Ultra-Rare ‘Deep-Sea Monster’ Footballfish Washes Up On US Beach



Credit: Jay Beiler
The creature was a Pacific footballfish, a type of deep-sea anglerfish made famous in 'Finding Nemo' that has a little bioluminescent light on top of its head that acts as a lure


A person named Jay Beiler taking a walk on the beach on Nov 13 came across a scary-looking fish. He initially thought it was a jellyfish, but when he had a closer look at the creature, he realised it was something completely different he had never seen before.
Credit: Jay Beiler
Beiler took photos of the creature before leaving the beach. Later, when the photos were shared with scientists at the Scripps Institution of Oceanography, it was revealed that the creature was a Pacific footballfish.

Scientifically known as Himantolophidae, footballfish live in waters that are 3,000-4,000 feet deep. The creature is mostly found in tropical and subtropical waters of the Atlantic, Indian, and Pacific Oceans.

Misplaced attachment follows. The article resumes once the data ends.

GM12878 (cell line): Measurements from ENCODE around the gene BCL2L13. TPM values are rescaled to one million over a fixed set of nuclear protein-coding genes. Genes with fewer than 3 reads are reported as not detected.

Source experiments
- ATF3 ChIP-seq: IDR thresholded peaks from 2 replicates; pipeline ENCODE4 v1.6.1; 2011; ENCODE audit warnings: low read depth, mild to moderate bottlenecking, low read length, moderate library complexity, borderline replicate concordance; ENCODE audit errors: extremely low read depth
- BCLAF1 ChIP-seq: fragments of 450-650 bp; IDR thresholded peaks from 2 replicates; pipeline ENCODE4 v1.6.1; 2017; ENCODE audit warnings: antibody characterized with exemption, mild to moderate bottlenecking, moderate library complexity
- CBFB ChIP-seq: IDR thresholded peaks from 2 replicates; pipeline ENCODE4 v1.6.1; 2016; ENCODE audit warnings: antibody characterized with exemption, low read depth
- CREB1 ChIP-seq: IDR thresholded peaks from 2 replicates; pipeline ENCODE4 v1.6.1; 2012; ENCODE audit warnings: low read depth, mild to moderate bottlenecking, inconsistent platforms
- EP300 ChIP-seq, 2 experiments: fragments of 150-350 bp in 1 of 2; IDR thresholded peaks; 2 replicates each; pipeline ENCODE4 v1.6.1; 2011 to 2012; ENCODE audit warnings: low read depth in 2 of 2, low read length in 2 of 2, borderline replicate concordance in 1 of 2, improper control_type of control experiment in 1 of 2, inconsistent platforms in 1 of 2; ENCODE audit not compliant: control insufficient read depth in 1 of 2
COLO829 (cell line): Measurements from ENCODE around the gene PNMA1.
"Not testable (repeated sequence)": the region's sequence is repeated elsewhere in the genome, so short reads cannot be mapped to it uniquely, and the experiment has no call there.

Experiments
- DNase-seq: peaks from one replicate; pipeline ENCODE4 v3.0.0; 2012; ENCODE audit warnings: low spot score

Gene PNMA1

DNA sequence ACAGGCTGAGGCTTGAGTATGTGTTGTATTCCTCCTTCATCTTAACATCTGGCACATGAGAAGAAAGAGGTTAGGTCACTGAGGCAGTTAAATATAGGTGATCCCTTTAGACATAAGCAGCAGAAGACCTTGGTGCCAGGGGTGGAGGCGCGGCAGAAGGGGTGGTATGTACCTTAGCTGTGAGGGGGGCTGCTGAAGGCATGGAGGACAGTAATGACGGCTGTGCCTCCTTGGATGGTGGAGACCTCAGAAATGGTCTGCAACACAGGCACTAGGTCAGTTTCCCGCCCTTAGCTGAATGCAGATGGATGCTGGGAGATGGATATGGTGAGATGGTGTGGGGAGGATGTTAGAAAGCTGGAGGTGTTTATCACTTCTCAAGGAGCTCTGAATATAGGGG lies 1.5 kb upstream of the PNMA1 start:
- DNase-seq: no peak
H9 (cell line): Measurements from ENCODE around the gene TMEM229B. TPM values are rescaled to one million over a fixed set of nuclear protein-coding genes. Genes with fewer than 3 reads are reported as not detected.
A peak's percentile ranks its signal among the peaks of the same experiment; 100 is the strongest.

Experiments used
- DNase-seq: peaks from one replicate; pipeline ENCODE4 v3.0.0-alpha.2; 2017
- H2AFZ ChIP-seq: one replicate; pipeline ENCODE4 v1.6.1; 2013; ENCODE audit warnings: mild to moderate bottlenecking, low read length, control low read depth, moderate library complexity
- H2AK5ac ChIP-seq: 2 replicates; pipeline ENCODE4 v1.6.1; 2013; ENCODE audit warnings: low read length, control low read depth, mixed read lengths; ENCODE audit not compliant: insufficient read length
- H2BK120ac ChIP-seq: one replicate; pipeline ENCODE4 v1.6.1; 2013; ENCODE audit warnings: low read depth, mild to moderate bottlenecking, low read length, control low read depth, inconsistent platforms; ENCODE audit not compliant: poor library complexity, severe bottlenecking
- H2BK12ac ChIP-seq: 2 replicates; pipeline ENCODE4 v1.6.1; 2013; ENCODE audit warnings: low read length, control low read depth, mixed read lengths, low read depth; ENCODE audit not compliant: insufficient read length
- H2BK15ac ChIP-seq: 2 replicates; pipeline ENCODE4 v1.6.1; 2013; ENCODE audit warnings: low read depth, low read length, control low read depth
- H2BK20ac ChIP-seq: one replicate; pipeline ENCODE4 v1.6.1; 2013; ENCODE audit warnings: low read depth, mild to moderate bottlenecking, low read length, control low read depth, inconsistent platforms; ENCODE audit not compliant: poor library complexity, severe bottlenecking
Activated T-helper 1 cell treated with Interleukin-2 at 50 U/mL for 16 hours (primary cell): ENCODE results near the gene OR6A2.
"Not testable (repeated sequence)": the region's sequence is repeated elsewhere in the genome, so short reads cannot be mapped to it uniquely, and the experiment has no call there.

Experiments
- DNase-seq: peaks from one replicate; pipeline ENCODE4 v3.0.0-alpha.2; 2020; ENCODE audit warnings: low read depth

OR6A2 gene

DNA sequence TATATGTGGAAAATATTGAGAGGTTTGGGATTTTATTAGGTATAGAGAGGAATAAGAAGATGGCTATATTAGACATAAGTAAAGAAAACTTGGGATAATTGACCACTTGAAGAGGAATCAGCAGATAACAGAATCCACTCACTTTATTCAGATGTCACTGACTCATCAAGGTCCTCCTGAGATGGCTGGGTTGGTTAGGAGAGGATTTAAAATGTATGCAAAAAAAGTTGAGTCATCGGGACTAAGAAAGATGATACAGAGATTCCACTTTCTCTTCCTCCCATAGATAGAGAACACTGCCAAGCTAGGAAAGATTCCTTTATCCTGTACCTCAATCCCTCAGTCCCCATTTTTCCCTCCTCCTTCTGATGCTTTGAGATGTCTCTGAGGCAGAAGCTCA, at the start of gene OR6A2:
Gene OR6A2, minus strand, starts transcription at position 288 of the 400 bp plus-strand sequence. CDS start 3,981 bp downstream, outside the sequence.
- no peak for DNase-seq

Credit: Jay Beiler
A professor of zoology, Johan Reinhardt, had first discovered the fish in 1837.

The photos Beiler snapped show the fish’s knife-sharp teeth, spikes on its sides, and a projectile flowing out of its forehead.
Credit: Jay Beiler
“I have never seen anything quite like this before,” Beiler told NBC 7 San Diego.

“At first, I thought it was a — like a jellyfish or something, and then I went and looked at it a little more carefully, and some other people were gathered around it too, and then I saw that it was this very unusual fish. It’s the stuff of nightmares — mouth almost looked bloody,”





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